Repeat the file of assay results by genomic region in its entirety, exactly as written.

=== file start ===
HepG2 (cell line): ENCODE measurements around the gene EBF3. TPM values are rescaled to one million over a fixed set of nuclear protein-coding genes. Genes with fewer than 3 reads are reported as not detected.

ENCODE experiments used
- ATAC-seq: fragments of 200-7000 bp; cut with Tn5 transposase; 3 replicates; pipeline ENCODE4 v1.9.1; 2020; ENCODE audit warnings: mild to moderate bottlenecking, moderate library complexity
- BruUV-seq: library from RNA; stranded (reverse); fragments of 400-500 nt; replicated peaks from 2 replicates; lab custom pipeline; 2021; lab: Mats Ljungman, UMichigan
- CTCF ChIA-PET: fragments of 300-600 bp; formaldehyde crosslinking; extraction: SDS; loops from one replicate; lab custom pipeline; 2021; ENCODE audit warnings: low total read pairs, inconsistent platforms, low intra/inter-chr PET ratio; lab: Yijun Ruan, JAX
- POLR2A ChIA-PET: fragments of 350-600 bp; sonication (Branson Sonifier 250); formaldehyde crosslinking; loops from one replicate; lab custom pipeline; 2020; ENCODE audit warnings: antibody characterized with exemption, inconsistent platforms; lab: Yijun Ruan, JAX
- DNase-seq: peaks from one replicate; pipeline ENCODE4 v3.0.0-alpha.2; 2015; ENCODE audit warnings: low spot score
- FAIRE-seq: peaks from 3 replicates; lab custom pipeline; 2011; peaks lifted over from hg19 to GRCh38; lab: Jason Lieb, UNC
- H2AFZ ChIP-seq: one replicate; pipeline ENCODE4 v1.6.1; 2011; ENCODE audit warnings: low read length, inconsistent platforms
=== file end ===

HepG2 (cell line): ENCODE measurements around the gene EBF3. TPM values are rescaled to one million over a fixed set of nuclear protein-coding genes. Genes with fewer than 3 reads are reported as not detected.

ENCODE experiments used
- ATAC-seq: fragments of 200-7000 bp; cut with Tn5 transposase; 3 replicates; pipeline ENCODE4 v1.9.1; 2020; ENCODE audit warnings: mild to moderate bottlenecking, moderate library complexity
- BruUV-seq: library from RNA; stranded (reverse); fragments of 400-500 nt; replicated peaks from 2 replicates; lab custom pipeline; 2021; lab: Mats Ljungman, UMichigan
- CTCF ChIA-PET: fragments of 300-600 bp; formaldehyde crosslinking; extraction: SDS; loops from one replicate; lab custom pipeline; 2021; ENCODE audit warnings: low total read pairs, inconsistent platforms, low intra/inter-chr PET ratio; lab: Yijun Ruan, JAX
- POLR2A ChIA-PET: fragments of 350-600 bp; sonication (Branson Sonifier 250); formaldehyde crosslinking; loops from one replicate; lab custom pipeline; 2020; ENCODE audit warnings: antibody characterized with exemption, inconsistent platforms; lab: Yijun Ruan, JAX
- DNase-seq: peaks from one replicate; pipeline ENCODE4 v3.0.0-alpha.2; 2015; ENCODE audit warnings: low spot score
- FAIRE-seq: peaks from 3 replicates; lab custom pipeline; 2011; peaks lifted over from hg19 to GRCh38; lab: Jason Lieb, UNC
- H2AFZ ChIP-seq: one replicate; pipeline ENCODE4 v1.6.1; 2011; ENCODE audit warnings: low read length, inconsistent platforms